Many companies are struggling to repel network attacks, falling victim to dangerous ransomware (opens in new tab) assaults and having to deal with deadly consequences, a new report from Barracuda Networks has found.
Polling 100 IT decision-makers from the UK for its “State of network security in 2021” report, Barracuda found that almost two-thirds (70%) had fallen victim to a network attack in the last 12 months, while two-thirds (65%) suffered a ransomware attack.
The report noted there are many reasons why businesses struggle to repel network attacks, remote working (opens in new tab) being one of the biggest. Four in five employees with company-issued devices share their home internet connection with other members of the household, which is a “significant” security risk, Barracuda says.
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What’s more, a third (34%) of businesses don’t even issue company devices, leaving employees using their own gear. An additional 43% do issue devices but still allow employees to use their own, thus beating the (security) purpose of a company-issued device.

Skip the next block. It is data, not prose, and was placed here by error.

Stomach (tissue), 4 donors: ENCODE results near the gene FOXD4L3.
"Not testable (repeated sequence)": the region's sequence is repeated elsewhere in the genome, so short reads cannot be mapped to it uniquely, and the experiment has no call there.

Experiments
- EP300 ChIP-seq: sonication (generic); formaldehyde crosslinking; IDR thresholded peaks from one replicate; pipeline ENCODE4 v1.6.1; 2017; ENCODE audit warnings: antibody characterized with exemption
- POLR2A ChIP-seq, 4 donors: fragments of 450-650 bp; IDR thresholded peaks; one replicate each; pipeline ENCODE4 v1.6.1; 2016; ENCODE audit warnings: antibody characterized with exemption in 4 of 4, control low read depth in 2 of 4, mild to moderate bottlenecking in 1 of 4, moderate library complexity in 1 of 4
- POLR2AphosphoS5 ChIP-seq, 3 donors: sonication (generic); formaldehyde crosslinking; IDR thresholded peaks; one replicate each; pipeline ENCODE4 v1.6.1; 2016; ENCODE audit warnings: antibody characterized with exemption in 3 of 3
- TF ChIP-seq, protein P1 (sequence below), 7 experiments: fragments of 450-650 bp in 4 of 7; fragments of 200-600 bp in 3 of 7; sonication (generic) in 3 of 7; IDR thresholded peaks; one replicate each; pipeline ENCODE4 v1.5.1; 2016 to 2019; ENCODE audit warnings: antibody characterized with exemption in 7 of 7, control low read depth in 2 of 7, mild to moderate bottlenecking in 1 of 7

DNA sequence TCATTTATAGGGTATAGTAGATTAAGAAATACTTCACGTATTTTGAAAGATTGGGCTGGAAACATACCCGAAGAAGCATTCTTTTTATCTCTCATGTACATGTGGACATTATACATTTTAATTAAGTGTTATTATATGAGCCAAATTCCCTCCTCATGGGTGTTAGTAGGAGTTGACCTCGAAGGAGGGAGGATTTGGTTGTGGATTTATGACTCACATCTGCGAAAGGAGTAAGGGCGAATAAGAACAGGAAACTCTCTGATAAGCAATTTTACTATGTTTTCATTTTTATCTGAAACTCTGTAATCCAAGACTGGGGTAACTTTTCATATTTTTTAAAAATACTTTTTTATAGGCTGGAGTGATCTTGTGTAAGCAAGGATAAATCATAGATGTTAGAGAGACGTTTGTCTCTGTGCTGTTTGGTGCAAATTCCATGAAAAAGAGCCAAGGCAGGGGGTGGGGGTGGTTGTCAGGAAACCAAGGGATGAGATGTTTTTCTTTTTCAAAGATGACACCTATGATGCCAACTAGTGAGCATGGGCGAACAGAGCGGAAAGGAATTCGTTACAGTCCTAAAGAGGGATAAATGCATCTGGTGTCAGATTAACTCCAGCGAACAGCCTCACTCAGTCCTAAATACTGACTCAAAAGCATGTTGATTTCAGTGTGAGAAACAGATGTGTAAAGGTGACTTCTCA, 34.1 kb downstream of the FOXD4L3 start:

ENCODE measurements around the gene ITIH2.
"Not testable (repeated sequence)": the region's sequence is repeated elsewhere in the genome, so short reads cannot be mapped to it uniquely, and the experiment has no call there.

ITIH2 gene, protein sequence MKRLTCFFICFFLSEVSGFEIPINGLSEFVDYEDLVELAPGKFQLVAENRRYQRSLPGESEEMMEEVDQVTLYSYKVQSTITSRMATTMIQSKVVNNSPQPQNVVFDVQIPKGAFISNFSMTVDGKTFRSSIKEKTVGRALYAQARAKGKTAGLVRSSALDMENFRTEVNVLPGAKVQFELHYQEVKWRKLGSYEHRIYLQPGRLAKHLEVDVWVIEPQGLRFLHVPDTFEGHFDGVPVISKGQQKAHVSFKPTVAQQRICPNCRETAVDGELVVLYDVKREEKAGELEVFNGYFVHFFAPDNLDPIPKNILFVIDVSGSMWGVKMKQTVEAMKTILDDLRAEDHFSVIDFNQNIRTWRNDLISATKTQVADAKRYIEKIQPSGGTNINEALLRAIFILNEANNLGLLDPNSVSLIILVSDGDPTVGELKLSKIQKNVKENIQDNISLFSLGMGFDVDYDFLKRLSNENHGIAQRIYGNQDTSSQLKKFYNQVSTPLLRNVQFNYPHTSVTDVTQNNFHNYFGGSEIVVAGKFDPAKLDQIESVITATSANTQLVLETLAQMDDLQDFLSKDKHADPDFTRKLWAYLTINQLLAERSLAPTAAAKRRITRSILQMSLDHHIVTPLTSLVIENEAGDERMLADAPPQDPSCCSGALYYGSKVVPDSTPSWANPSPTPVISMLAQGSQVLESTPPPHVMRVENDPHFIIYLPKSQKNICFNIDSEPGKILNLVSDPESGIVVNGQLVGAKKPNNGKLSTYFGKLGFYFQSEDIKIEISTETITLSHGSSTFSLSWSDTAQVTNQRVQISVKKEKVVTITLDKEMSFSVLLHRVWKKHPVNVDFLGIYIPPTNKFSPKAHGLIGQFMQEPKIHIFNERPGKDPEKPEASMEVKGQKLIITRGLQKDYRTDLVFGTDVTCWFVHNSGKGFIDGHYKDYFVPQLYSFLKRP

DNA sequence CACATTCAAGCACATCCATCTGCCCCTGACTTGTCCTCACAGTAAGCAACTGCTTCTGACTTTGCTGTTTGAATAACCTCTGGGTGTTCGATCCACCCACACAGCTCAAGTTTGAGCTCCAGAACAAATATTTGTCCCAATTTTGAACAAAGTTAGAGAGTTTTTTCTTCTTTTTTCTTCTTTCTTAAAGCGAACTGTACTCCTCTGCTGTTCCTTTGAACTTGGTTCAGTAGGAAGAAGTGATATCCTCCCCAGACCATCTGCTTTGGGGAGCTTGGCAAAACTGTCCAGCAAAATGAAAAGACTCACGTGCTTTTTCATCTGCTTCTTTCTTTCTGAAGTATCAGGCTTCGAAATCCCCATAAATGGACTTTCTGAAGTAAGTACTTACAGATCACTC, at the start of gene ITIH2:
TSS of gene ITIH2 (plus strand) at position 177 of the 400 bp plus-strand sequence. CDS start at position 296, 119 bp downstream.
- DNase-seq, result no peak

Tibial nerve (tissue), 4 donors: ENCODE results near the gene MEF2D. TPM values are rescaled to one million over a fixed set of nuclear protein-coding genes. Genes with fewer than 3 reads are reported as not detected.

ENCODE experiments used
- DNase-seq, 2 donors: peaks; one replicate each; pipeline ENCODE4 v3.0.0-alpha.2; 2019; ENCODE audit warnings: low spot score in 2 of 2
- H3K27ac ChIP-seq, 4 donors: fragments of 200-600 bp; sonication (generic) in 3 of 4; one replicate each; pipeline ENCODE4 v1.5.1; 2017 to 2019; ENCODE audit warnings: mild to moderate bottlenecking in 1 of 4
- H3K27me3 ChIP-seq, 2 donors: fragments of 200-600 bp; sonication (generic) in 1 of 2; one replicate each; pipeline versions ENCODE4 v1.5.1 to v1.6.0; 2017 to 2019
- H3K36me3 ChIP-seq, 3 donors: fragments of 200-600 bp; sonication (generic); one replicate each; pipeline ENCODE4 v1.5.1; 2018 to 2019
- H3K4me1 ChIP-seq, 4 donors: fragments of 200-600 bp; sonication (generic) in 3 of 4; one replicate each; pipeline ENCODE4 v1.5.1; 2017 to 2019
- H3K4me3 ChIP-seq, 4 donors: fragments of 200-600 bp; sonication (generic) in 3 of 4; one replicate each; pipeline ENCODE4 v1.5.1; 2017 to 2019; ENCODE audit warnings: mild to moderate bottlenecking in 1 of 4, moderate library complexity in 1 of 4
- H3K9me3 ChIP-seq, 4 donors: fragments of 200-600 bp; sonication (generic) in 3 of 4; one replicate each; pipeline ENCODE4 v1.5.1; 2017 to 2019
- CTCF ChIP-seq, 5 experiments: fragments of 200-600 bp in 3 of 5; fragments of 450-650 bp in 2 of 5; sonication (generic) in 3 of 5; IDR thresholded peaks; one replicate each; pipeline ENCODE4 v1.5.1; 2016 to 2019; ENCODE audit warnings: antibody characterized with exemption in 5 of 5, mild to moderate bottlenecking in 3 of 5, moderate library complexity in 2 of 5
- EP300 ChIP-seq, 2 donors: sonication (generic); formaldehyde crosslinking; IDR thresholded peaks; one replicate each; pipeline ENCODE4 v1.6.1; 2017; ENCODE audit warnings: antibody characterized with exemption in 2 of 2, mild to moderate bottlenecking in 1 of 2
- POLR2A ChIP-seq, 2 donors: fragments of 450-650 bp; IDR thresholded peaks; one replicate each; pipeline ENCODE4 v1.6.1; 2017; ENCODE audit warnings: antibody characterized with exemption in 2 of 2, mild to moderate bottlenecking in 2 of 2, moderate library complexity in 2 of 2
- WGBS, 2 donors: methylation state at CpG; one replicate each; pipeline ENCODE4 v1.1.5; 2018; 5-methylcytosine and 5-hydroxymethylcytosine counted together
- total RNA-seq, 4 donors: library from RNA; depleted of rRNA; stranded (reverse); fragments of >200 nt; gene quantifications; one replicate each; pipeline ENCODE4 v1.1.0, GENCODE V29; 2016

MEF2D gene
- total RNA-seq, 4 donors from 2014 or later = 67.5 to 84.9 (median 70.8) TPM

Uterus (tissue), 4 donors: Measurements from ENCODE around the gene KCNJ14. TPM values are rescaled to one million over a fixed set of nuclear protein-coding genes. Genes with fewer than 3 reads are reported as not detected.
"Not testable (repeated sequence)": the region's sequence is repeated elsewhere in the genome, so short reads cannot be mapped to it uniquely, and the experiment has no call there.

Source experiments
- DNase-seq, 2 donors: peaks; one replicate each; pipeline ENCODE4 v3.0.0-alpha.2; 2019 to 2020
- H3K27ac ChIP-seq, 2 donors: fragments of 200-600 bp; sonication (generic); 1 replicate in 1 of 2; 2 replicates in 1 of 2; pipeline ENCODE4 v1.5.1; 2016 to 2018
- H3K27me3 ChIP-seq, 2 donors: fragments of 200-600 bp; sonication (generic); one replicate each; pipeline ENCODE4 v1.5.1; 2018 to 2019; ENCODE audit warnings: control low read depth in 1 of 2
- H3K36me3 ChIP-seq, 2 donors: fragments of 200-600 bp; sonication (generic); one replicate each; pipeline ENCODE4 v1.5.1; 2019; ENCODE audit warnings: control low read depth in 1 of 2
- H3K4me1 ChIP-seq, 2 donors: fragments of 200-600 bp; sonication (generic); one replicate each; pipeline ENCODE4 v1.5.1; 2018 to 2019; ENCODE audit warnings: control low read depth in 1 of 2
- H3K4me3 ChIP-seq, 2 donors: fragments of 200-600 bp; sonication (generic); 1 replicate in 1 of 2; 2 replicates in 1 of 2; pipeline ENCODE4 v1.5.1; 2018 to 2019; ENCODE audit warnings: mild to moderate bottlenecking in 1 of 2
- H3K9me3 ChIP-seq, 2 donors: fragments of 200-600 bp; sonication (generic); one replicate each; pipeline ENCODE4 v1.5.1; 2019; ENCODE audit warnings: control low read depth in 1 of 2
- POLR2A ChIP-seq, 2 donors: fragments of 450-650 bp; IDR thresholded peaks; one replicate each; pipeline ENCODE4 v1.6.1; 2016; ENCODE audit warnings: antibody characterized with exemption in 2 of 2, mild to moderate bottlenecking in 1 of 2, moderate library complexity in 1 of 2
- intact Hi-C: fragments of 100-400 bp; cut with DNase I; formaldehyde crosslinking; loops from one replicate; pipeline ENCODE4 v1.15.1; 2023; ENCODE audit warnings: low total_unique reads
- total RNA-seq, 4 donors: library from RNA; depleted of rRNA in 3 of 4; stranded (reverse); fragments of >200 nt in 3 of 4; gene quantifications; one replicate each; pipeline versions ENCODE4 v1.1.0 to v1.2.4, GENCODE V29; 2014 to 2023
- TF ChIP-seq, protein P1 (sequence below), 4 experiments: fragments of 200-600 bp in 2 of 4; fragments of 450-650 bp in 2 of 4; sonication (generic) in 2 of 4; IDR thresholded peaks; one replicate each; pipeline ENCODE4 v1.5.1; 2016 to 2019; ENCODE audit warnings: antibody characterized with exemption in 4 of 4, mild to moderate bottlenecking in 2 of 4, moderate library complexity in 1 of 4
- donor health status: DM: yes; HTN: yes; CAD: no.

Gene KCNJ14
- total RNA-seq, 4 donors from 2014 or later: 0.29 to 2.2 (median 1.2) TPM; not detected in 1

SASE to the rescue
Businesses will have to adapt, though, as remote working is here to stay. Almost all (94%) of the decision-makers polled for the report said the majority of their workforce is likely to continue working this way, at least one or two days a week. For a third, employees will remain full-time remote.
There is a way forward, though. Barracuda says there is an uptick in the use of Secure Access Service Edge (SASE) technologies. Basically all of the respondents (97%) have either already deployed, or plan to deploy SD-WAN, Zero Trust, or Extended Detection and Response.
When the pandemic first struck, businesses were more interested in continuity than security. Cybercriminals were taking advantage of the fact, attacking small and medium-sized businesses with phishing, social engineering, and telephone fraud. They were preying on employee fear and the fact that many remote workers were in uncharted waters.
Now, the choices businesses made early in the pandemic are coming back to bite them, and they’re turning towards new SASE technologies to provide the solution.
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